Mumbai, June 26, 2007: Under threat of displacement by Tata's mega port at Dhamra in Orissa, four 'Olive Ridley Sea Turtles' sought refuge in the swimming pool of the Taj Land's End Hotel (a Tata concern) at Bandra. Tongue in cheek, the turtles opened a banner that read 'Tata, No Room for Turtles?' a pun on the hotel's slogan 'No Room for the Ordinary'.
Tata Steel's proposed port is less than 15 km. from the world's largest mass nesting site at Gahirmatha, where up to 500,000 turtles have been known to nest in a single year. Tata's has always maintained that turtles are not found near the port site, and if evidence of their presence was recorded, they would reconsider the port. In March 2007, a study conducted by renowned herpetologist and member of the IUCN's Amphibian Specialist Group Dr. S.K. Dutta unequivocally established the presence of turtles in the offshore waters near the port. (1) The study also recorded other rare species on the port site itself, which have been ignored in the Environment Impact Assessment (EIA) done for the project. (2)
Greenpeace has been in touch with the Tatas since May 2007, on this issue, but the points raised by the study have yet to be addressed. Tata Steel has continued to claim publicly that the port will not impact turtles, though they have not been able to provide any evidence for this statement. Further, the company has chosen to ignore specific scientific concerns raised by Greenpeace, through the Critique of the Dhamra EIA report as well as the findings of the biodiversity assessment which Greenpeace had commissioned.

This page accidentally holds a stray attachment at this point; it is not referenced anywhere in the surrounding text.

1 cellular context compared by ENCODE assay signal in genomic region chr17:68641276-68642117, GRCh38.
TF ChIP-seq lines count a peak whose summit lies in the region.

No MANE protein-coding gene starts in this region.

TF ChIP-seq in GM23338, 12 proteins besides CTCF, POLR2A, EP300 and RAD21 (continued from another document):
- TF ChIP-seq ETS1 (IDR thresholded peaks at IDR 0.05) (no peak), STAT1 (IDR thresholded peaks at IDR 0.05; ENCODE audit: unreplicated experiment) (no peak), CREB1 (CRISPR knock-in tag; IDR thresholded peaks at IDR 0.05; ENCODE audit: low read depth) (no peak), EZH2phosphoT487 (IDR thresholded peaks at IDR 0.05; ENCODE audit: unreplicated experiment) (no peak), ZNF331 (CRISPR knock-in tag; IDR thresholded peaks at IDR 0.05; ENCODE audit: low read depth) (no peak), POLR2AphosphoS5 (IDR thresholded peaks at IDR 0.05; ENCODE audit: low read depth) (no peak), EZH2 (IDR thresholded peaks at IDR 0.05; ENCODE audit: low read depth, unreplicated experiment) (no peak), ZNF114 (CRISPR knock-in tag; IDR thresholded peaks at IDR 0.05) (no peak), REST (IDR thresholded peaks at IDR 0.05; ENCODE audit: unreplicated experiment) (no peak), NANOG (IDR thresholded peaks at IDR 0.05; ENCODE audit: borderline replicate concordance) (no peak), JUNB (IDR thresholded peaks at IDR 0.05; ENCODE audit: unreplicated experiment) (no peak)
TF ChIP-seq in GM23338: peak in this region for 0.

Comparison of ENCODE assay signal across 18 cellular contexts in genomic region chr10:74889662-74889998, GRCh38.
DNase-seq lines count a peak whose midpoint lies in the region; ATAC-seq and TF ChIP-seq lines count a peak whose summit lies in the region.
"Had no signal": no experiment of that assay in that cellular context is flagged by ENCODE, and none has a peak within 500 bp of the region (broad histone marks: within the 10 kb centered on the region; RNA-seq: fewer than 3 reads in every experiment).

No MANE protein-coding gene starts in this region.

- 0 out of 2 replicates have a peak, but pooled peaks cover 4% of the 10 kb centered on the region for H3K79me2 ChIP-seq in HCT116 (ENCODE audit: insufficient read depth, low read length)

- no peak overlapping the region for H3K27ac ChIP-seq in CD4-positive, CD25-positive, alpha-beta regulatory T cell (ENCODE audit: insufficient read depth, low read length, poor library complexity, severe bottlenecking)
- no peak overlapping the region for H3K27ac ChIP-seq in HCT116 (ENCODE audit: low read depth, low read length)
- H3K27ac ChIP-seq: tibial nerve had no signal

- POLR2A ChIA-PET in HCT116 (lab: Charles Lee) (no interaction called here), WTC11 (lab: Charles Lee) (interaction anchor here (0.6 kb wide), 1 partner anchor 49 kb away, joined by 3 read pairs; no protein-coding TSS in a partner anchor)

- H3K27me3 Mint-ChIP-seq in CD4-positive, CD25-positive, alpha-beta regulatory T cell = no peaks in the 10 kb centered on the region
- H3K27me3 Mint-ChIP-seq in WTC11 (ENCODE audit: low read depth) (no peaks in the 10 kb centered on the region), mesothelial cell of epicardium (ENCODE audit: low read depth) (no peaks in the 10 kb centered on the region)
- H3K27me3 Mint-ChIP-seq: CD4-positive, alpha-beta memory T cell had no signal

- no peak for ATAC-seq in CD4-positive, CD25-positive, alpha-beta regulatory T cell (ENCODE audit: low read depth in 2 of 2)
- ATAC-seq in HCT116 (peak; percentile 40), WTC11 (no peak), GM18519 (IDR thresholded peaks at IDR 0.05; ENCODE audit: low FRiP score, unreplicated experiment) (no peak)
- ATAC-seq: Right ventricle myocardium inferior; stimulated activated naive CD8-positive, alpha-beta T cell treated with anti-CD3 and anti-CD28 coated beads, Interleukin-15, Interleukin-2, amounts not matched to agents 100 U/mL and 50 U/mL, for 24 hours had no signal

"The TATAs are jeopardizing their reputation for integrity by refusing to address this issue ina direct and straightforward manner. Greenpeace is calling on Ratan Tata to walk the talk and act with the integrity that JRD Tata and the other legends of the family would be proud of. If the Tatas truly value our country's environment, they must pull out of the Dhamra port project", said Ashish Fernandes, Oceans Campaigner with Greenpeace India.
For more information contact:
Ashish Fernandes, Oceans Campaigner +91 99801 99380,
Saumya Tripathy, Greenpeace Communications +91 93438 62212 email@example.com
(1) The biodiversity assessment conducted by Dr. S.K. Dutta recorded the presence of over 2,000 turtle carcasses on the port site, probably victims on mechanized fishing in the waters off the port site. Other significant findings include a large population of horseshoe crabs and rare frog and snake species that are the the first confirmed records from mainland India. The complete report is available at www.greenpeace.org/india/press/reports
(2) The Dhamra Port EIA has been scientifically critiqued by Greenpeace scientists from the School of Biosciences, Exeter University and has been found to be fundamentally flawed. This critique is available at www.greenpeace.org/india/press/reports